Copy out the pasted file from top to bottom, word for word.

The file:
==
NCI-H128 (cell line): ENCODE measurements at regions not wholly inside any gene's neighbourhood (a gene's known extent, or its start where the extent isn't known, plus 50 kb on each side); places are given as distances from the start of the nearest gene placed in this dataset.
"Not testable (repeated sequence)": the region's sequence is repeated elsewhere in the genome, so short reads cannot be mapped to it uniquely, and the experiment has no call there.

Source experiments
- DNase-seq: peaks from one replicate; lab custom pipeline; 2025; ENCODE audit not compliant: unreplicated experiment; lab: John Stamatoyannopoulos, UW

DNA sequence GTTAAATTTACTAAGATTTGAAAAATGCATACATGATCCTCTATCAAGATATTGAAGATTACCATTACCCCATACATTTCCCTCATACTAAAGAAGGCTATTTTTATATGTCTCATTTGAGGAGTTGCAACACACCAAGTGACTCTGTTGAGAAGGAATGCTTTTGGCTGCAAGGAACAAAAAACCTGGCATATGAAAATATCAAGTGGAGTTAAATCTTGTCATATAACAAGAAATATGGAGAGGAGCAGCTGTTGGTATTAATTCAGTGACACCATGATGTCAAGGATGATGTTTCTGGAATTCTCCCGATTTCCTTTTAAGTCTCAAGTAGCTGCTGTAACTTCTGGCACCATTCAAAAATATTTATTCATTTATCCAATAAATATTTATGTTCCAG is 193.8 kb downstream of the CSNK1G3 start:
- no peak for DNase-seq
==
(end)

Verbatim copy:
NCI-H128 (cell line): ENCODE measurements at regions not wholly inside any gene's neighbourhood (a gene's known extent, or its start where the extent isn't known, plus 50 kb on each side); places are given as distances from the start of the nearest gene placed in this dataset.
"Not testable (repeated sequence)": the region's sequence is repeated elsewhere in the genome, so short reads cannot be mapped to it uniquely, and the experiment has no call there.

Source experiments
- DNase-seq: peaks from one replicate; lab custom pipeline; 2025; ENCODE audit not compliant: unreplicated experiment; lab: John Stamatoyannopoulos, UW

DNA sequence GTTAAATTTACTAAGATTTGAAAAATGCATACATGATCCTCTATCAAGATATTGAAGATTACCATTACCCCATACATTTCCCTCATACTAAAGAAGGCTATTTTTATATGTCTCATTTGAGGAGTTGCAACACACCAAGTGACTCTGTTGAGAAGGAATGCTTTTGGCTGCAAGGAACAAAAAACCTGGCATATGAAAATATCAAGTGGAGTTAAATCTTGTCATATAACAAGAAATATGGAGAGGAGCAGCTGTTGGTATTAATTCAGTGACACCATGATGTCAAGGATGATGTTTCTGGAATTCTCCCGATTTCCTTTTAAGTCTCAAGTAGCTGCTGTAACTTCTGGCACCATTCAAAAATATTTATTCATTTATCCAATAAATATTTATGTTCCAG is 193.8 kb downstream of the CSNK1G3 start:
- no peak for DNase-seq